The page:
Well, I met my wife — a chiropractor — and she opened up my eyes to the natural world, if you will. The idea of finding out the cause of health problems and disease, using nutrition, lifestyle changes, supplements, relaxations, sleep and physical activities — to correct health problems, instead of the band-aid approach of conventional medicine — which is just pills and procedures.
So I started my own practice, Wolfson Integrative Cardiology.
Q: So in medical school, you didn't get much education in nutrition, is that right?
It's overlooked, to say the least.
The pharmaceutical companies OWN medical education. The emphasis is certainly on pills and procedures. We get extensive training in pharmacology. In fact, most — if not all — students are thrilled to write that first prescription; it's a very exciting day for young doctors when they get to write that first prescription.
Jimmy, the amount of time we spent of nutrition, lifestyle, avoiding environmental toxins, rest and relaxation — even basic things like exercise — is just about zero.
We did not get that training.
It's in the literature, but is typically bypassed, but we're trained not to care about those issues. The vast majority of medical training has nothing to do with prevention of these issues.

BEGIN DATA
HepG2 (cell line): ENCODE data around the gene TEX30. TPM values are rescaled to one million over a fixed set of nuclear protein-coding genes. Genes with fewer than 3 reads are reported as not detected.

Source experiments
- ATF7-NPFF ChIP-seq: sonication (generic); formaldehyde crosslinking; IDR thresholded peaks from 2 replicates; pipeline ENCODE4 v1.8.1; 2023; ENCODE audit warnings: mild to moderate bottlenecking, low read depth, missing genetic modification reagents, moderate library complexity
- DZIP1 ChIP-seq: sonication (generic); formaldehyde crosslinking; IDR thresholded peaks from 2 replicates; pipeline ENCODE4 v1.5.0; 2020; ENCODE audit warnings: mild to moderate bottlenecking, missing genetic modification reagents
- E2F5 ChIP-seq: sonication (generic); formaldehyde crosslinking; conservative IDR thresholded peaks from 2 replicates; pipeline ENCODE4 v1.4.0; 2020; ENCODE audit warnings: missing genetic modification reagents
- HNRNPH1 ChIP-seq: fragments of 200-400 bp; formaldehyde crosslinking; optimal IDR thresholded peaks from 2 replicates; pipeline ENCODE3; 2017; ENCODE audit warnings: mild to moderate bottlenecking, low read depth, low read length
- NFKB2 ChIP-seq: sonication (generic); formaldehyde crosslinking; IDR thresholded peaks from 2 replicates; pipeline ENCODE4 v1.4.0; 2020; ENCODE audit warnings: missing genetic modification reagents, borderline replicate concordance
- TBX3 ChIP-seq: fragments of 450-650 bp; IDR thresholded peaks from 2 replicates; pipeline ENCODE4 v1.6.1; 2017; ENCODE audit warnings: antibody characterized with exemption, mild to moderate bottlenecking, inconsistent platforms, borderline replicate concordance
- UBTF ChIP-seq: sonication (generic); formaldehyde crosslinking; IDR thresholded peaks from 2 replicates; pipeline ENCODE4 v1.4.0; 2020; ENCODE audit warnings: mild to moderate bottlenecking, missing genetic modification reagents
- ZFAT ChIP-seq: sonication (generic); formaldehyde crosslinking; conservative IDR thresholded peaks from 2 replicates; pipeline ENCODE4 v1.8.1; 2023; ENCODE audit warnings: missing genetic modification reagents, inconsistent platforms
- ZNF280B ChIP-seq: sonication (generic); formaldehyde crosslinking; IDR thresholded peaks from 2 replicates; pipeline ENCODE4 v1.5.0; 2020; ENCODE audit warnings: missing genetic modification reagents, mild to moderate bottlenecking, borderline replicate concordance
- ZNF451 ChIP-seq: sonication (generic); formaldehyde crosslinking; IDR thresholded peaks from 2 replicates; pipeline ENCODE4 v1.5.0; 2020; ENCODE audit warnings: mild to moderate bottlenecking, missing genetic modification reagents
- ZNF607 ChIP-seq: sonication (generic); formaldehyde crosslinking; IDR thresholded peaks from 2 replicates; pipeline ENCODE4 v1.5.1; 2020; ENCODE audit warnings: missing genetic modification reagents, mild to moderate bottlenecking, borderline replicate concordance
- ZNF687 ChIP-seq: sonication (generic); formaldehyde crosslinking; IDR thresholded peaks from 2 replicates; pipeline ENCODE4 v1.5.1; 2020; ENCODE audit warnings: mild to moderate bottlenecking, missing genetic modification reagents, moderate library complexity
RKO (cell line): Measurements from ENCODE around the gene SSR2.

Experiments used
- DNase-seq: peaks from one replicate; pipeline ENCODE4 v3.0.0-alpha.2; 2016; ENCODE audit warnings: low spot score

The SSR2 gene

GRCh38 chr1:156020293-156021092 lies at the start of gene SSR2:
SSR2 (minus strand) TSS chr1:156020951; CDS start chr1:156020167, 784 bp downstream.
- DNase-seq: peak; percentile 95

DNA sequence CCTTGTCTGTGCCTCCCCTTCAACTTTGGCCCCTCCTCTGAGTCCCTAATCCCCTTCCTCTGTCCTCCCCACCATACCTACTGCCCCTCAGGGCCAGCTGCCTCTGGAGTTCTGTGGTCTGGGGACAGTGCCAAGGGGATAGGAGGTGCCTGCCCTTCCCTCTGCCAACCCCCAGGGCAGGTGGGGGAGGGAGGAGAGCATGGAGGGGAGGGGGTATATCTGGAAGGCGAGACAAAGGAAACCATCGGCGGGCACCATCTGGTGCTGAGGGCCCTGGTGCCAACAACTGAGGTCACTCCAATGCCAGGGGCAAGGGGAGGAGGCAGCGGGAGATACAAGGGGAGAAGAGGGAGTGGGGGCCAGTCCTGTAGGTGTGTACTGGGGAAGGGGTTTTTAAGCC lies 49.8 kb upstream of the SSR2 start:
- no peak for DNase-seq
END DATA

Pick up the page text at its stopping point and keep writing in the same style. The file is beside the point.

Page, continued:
Q: How much of "Big Pharma" influence plays into this? Is it more of an establishment thing, or something more nefarious?
A: I think that doctors simply don't see the problem with pharma companies interfering with their education. It's very clear that pharma companies influence education and sway the opinion of doctors with something as little as paying for a cup of coffee, or a pen that has the drug information printed on it.
It's very influential...
Before I talked to you, a drug rep walked into my neighbor's doctor's office with two bagfuls of Starbucks...
To say it doesn't influence what doctors are doing or prescribing is an absolute fallacy and anyone who denies that fact is very ignorant.
Q: Do you think it's more of a subconscious thing? Or is it more sinister than that — like legal bribery?
I think it's outright bribery. And I'm not the only one who says this — Marcia Angell, former editor of the New England Journal of Medicine has spoken out against this and written whole books about it. It may be better now than it was in the 80s where doctors were flown all over the world in the name of research, but it is still very prevalent.
I remember years ago, I was flown out to California for a “seminar”, and they gave me $1,500 a day so they can teach me about their new drug.
That's pure payola!
So, there are two things: one, you feel an obligation to prescribe their drugs, and two, you feel excited about prescribing their drugs in the future so you can get more of those freebies!
It's pretty simple when you look at it.
Q: So you are an Osteopathic Doctor. Could you explain the difference between yourself and a "traditional" doctor?
Osteopathic medicine was founded in the late 1800s by a doctor by the name of A.T. Still.
What he realized was that mainstream medicine was recommending a lot of unnecessary surgeries and prescribing toxic compounds like mercury and arsenic — things we now know to be extremely dangerous.
What they realized is that we need to get back to treating people by getting poisons and toxins out of the body, and let the body heal itself. Unfortunately, osteopathic medicine has kind of lost its way as well, and now many of them are taking more influence from the pharmaceutical industry.
Interesting times in medicines today...